The tensions between Uganda and Rwanda seemed to ease this past week as high-ranking officials of both governments were hosted in Kigali by President Paul Kagame.
On Thursday, Ugandan Foreign Minister Sam Kutesa led a delegation to Rwanda bearing a mystery package sent by President Yoweri Museveni to his Rwandan counterpart.
Mr Kutesa personally delivered the white package whose contents remain a mystery.
The Museveni State House then issued a statement and shared pictures of the meeting.
A source told The EastAfrican that the package could have been reciprocate one Kigali dispatched to Kampala.
“Relations between Kampala and Kigali are difficult to analyse, but the fact is that they are still far from normal. If Museveni sent a special package, he could have been responding to one sent from Kagame. Kigali has raised a lot of concerns about harassment of its citizens in Uganda. I understand there have been many official complaints, so maybe this was a response,” said the source.
Efforts to get details of the Kigali discussions were difficult to come by as officials, including Rwanda’s High Commissioner to Kampala Frank Mugambagye, declined to comment.
In Kigali, pictures shared online showed Mr Kutesa with President Kagame, Foreign Minister Richard Sezibera and his predecessor Louise Mushikiwabo.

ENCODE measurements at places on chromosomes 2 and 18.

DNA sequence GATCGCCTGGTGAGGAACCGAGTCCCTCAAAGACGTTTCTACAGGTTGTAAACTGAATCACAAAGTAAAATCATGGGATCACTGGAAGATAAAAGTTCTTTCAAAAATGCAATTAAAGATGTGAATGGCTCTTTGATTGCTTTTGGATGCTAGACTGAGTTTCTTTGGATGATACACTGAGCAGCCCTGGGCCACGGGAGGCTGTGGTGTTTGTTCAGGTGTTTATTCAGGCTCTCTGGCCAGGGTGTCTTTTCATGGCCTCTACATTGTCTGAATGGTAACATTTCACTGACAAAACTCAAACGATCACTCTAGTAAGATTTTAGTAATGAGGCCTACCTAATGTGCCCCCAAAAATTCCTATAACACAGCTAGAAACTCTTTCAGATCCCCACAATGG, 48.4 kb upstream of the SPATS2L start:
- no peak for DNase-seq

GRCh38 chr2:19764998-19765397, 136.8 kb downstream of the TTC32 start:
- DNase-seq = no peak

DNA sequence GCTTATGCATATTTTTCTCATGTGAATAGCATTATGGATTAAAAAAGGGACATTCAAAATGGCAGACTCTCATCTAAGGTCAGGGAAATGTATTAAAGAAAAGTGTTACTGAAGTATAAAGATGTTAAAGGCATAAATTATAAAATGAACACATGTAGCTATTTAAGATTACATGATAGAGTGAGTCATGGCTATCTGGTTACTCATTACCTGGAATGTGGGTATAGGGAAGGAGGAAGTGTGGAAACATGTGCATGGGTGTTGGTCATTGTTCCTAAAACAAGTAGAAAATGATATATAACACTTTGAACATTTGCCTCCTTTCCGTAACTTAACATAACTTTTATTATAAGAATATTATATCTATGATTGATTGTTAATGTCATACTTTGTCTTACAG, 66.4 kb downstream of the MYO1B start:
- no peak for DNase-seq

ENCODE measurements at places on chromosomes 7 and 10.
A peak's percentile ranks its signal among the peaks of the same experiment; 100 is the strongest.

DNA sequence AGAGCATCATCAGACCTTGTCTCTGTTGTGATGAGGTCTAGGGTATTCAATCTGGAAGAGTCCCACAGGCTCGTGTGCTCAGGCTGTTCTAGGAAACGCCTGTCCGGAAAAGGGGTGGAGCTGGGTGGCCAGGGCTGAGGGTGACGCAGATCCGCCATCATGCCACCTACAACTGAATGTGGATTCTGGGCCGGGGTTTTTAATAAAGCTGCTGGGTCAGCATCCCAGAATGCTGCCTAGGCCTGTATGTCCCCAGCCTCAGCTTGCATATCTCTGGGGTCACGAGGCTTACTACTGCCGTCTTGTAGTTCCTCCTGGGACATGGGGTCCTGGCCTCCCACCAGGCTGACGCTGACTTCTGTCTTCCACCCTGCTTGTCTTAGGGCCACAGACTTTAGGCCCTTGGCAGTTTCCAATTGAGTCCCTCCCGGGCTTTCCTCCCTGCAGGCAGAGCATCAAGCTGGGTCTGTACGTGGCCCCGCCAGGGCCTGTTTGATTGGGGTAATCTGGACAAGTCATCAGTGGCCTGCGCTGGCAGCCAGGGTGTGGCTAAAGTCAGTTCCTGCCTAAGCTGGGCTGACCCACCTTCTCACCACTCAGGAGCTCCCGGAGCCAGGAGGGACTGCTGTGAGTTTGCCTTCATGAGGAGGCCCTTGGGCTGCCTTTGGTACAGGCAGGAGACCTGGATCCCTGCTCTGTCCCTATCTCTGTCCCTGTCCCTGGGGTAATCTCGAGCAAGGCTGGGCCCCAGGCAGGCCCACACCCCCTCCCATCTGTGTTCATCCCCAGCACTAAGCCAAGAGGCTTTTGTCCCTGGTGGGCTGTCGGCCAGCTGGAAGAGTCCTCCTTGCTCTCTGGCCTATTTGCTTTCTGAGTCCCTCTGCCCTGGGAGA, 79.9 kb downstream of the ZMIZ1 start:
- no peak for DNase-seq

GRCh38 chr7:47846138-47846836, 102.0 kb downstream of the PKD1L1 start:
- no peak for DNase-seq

The news of the meeting was warmly received in Kampala and Kigali as a right step towards improving strained relations between the neighbours.
But observers are keen to point to a laundry list of concerns mainly by Kigali, which accuses authorities in Uganda of arresting, detaining and dispossessing Rwandans of their property.
“President Kagame has been talking to President Museveni regarding the relations between the two countries. The Heads of State have in principle agreed to work out existing issues,” said another source.
Observers say relations between the two countries are far from thawing, as accusations continue but the meeting in Kigali provides a ray of hope.
Rwanda maintains that its citizens are being targeted inside Uganda, detained and tortured.
Kigali also maintains that Uganda is providing sanctuary to anti-government elements who plan to destabilise the country, including members of the Rwanda National Congress who are reportedly active inside Uganda.
Relations between the two countries have in recent months continued to deteriorate with no sign of either side making amends, despite President Kagame and President Museveni meeting in March this year in Entebbe.
For more than a year, the unease between the two neighbours, which started in October 2017, has continued with both sides trading accusations.
Uganda claims Rwandan operatives have infiltrated Ugandan security agencies and propagated insecurity among Rwanda refugees.
Inflammatory language used by government and military officials on both sides has not helped matters.
Diplomatic sources say both Kigali and Kampala have acted to remove individuals from certain positions to allow the thawing to begin.
Kutesa’s visit is the first diplomatic contact between the two countries in recent months, despite both countries maintaining diplomatic missions in each other’s capital.
Mistrust between the two countries has led to the stalling of key projects under the Northern Corridor initiative. A planned working visit by President Museveni to Rwanda following the March meeting in Entebbe is yet to materialise.
By Ivan R. Mugisha, Edmund Kagire and Ben Muneza.